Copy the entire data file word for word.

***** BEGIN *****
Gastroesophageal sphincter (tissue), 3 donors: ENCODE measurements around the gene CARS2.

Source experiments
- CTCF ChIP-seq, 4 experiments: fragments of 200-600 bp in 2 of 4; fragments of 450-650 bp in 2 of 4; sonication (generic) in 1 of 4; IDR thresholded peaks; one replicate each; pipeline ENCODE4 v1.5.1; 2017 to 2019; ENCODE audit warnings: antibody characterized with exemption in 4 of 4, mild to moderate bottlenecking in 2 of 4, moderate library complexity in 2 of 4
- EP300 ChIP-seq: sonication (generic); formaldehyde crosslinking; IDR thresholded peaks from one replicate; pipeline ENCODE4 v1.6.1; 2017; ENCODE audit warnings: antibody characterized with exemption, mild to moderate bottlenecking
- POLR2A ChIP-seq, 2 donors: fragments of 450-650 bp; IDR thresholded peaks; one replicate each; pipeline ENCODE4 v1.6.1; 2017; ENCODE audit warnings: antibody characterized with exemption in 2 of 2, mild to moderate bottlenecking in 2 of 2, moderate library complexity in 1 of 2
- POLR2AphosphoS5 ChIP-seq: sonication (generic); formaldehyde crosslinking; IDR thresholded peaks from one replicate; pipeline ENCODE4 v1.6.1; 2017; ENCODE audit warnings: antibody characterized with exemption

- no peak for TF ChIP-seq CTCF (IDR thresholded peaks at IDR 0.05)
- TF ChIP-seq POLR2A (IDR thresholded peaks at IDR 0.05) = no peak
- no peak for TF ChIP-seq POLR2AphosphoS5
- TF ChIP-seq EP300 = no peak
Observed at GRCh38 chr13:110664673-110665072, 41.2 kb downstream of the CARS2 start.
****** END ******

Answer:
Gastroesophageal sphincter (tissue), 3 donors: ENCODE measurements around the gene CARS2.

Source experiments
- CTCF ChIP-seq, 4 experiments: fragments of 200-600 bp in 2 of 4; fragments of 450-650 bp in 2 of 4; sonication (generic) in 1 of 4; IDR thresholded peaks; one replicate each; pipeline ENCODE4 v1.5.1; 2017 to 2019; ENCODE audit warnings: antibody characterized with exemption in 4 of 4, mild to moderate bottlenecking in 2 of 4, moderate library complexity in 2 of 4
- EP300 ChIP-seq: sonication (generic); formaldehyde crosslinking; IDR thresholded peaks from one replicate; pipeline ENCODE4 v1.6.1; 2017; ENCODE audit warnings: antibody characterized with exemption, mild to moderate bottlenecking
- POLR2A ChIP-seq, 2 donors: fragments of 450-650 bp; IDR thresholded peaks; one replicate each; pipeline ENCODE4 v1.6.1; 2017; ENCODE audit warnings: antibody characterized with exemption in 2 of 2, mild to moderate bottlenecking in 2 of 2, moderate library complexity in 1 of 2
- POLR2AphosphoS5 ChIP-seq: sonication (generic); formaldehyde crosslinking; IDR thresholded peaks from one replicate; pipeline ENCODE4 v1.6.1; 2017; ENCODE audit warnings: antibody characterized with exemption

- no peak for TF ChIP-seq CTCF (IDR thresholded peaks at IDR 0.05)
- TF ChIP-seq POLR2A (IDR thresholded peaks at IDR 0.05) = no peak
- no peak for TF ChIP-seq POLR2AphosphoS5
- TF ChIP-seq EP300 = no peak
Observed at GRCh38 chr13:110664673-110665072, 41.2 kb downstream of the CARS2 start.